Jane Austen with your Spawn

My child is finally old enough to understand the perfection which is Jane Austen. This is all very interesting because she’s echoing a lot of the same things I was thinking when I was young. #1 — that Pride and Prejudice is a masterpiece. And #2 — that Marianne getting BEYOND knocked down a peg, and marrying Colonel Brandon at the end of Sense and Sensibility is fairly depressing.

I love the 1995 Ang Lee Sense & Sensibility movie, despite the bittersweet turn of events for Marianne. My daughter was like (insert gag emoji here). We are now currently reading Persuasion but I’m pretty sure she’s going to stay staunchly a fan of P&P, and the 1995 BBC version bears no comparison in her mind to the 2005.

While re-watching S&S last night, I was reminded of my favorite Shakespearean sonnet (featured in the book) and figured I’d throw it out here to refresh those who also know it and maybe inspire those who don’t!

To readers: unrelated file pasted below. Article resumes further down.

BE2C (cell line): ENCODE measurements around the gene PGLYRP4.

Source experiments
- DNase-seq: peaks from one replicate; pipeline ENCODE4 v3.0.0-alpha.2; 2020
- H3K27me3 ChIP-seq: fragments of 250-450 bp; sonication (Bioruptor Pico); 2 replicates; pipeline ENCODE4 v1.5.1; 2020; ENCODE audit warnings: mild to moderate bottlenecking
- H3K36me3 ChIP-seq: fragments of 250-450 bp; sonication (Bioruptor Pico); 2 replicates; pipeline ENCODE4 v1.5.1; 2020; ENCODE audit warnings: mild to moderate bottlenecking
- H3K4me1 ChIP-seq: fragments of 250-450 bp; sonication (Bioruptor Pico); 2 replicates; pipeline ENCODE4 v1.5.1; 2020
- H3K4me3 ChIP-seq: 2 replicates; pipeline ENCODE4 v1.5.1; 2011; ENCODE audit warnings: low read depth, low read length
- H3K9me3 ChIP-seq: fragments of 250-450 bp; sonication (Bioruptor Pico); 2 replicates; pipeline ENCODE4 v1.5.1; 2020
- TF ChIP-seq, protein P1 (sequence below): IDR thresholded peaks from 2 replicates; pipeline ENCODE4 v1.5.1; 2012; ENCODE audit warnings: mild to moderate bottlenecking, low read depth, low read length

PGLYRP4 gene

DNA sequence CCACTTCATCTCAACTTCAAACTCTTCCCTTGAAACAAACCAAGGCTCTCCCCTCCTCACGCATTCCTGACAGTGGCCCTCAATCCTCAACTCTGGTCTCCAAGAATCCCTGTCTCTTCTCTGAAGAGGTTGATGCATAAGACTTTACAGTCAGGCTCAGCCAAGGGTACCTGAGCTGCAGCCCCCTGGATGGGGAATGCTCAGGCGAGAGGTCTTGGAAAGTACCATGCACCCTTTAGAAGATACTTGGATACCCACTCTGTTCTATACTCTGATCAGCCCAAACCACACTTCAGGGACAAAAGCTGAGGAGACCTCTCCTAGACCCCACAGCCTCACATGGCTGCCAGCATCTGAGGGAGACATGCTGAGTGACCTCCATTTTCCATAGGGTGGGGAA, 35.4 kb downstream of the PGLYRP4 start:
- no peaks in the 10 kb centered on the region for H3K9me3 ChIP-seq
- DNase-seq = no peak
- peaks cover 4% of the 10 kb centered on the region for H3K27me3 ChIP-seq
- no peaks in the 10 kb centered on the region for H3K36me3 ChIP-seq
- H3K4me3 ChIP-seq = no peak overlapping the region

Sonnet 116

Let me not to the marriage of true minds
Admit impediments. Love is not love
Which alters when it alteration finds,
Or bends with the remover to remove.
O no! it is an ever-fixed mark
That looks on tempests and is never shaken;
It is the star to every wand’ring bark,
Whose worth’s unknown, although his height be taken.
Love’s not Time’s fool, though rosy lips and cheeks
Within his bending sickle’s compass come;
Love alters not with his brief hours and weeks,
But bears it out even to the edge of doom.
If this be error and upon me prov’d,
I never writ, nor no man ever lov’d.

–William Shakespeare


You go, Will. (Dap.)
This varies radically from feelings contemporary — as most things contemporary seem rather transient in general. But even after 20+ years, what it does seem is still profoundly true, to me anyway.
Here’s to Jane Austen, good books, and all things that feel good, honest, and true.

And with that, time for (me to finish!) a Coffee,
M

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